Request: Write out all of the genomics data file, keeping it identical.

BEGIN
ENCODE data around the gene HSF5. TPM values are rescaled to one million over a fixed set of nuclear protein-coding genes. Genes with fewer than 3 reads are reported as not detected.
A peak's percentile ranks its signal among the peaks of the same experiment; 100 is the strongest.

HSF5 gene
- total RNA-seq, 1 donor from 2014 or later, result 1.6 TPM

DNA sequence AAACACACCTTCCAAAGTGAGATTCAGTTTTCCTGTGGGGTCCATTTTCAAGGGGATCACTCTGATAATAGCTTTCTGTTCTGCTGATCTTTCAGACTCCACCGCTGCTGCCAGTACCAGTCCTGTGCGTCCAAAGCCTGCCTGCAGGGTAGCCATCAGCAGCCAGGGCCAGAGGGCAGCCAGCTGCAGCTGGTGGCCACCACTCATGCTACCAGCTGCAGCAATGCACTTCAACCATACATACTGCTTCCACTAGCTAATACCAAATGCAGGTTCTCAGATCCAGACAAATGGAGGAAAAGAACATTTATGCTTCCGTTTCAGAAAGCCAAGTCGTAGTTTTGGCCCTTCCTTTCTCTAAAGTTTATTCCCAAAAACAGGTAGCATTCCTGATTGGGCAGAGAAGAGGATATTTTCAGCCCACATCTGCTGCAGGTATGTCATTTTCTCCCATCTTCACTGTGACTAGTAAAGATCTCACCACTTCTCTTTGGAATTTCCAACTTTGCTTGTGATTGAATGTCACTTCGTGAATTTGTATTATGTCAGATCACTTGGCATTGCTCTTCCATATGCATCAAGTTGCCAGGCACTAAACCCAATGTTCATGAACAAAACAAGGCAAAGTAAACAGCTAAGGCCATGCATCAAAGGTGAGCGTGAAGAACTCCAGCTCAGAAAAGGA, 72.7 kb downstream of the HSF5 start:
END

ENCODE data around the gene HSF5. TPM values are rescaled to one million over a fixed set of nuclear protein-coding genes. Genes with fewer than 3 reads are reported as not detected.
A peak's percentile ranks its signal among the peaks of the same experiment; 100 is the strongest.

HSF5 gene
- total RNA-seq, 1 donor from 2014 or later, result 1.6 TPM

DNA sequence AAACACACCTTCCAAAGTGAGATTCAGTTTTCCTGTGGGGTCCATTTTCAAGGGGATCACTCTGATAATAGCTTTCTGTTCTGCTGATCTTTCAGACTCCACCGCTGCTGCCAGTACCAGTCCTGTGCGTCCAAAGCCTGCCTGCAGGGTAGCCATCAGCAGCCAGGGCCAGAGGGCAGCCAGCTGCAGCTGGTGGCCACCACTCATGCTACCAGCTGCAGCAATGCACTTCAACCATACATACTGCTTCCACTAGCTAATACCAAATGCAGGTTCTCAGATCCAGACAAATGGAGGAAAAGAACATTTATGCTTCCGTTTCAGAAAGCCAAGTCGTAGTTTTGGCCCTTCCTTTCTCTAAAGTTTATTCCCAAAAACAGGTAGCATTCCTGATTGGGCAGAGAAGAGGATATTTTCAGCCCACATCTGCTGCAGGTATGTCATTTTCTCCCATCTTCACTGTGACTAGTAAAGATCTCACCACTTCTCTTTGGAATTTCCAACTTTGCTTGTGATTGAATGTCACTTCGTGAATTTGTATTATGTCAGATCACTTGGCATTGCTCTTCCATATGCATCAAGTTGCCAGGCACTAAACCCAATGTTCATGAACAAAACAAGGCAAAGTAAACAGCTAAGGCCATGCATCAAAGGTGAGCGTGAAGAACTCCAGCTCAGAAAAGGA, 72.7 kb downstream of the HSF5 start: